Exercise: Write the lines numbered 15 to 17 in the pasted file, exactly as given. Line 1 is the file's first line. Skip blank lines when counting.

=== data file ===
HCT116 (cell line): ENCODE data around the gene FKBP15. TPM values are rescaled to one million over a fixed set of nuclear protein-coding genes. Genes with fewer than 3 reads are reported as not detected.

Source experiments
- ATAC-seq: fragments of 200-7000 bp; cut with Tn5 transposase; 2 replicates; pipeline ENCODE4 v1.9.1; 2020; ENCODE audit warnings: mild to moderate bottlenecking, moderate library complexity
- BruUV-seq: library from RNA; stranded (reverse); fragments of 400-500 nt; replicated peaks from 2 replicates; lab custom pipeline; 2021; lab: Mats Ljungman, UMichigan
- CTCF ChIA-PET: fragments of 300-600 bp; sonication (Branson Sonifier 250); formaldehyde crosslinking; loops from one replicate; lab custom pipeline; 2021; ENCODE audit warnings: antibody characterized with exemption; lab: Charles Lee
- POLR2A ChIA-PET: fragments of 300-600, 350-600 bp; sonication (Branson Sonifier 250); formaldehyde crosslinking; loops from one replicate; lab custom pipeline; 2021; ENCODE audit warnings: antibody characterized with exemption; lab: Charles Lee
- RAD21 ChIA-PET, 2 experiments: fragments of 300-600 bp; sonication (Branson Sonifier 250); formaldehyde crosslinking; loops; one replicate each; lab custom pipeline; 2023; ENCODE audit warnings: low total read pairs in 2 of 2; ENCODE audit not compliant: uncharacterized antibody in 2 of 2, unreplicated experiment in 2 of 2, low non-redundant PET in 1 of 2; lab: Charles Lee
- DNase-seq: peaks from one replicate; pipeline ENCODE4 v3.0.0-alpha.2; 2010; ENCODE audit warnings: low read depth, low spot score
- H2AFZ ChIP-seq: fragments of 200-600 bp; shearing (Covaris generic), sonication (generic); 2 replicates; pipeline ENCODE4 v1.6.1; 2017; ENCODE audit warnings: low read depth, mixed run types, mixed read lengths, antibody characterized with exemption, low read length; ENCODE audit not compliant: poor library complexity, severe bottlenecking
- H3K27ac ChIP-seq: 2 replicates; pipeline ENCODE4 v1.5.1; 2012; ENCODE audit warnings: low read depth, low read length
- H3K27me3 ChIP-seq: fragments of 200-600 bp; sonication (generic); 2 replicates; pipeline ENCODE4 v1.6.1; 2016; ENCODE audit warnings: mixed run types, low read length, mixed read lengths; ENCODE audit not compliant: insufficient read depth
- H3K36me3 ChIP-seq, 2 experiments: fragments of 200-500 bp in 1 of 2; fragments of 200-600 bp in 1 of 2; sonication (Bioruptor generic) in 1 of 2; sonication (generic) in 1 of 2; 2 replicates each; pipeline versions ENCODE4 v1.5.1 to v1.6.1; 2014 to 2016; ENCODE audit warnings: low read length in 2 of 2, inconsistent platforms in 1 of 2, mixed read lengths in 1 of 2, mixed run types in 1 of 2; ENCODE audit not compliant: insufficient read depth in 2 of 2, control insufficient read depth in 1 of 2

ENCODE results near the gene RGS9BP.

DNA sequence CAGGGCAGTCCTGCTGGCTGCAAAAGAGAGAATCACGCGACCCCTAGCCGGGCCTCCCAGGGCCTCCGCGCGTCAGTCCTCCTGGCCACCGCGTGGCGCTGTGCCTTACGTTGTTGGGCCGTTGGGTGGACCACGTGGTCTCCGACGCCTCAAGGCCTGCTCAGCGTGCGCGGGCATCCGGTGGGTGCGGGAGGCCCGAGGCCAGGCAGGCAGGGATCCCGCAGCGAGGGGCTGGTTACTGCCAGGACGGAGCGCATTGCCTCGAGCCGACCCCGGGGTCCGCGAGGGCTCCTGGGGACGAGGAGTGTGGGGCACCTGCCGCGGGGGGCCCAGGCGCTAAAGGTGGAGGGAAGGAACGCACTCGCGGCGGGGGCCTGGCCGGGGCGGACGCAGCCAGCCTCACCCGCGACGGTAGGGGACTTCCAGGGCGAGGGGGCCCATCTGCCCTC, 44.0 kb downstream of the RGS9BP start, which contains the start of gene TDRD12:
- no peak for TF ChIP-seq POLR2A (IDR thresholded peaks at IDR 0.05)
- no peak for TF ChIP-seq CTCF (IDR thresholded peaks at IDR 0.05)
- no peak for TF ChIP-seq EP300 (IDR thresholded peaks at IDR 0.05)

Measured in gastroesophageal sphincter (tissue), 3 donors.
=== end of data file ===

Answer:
- no peak for TF ChIP-seq POLR2A (IDR thresholded peaks at IDR 0.05)
- no peak for TF ChIP-seq CTCF (IDR thresholded peaks at IDR 0.05)
- no peak for TF ChIP-seq EP300 (IDR thresholded peaks at IDR 0.05)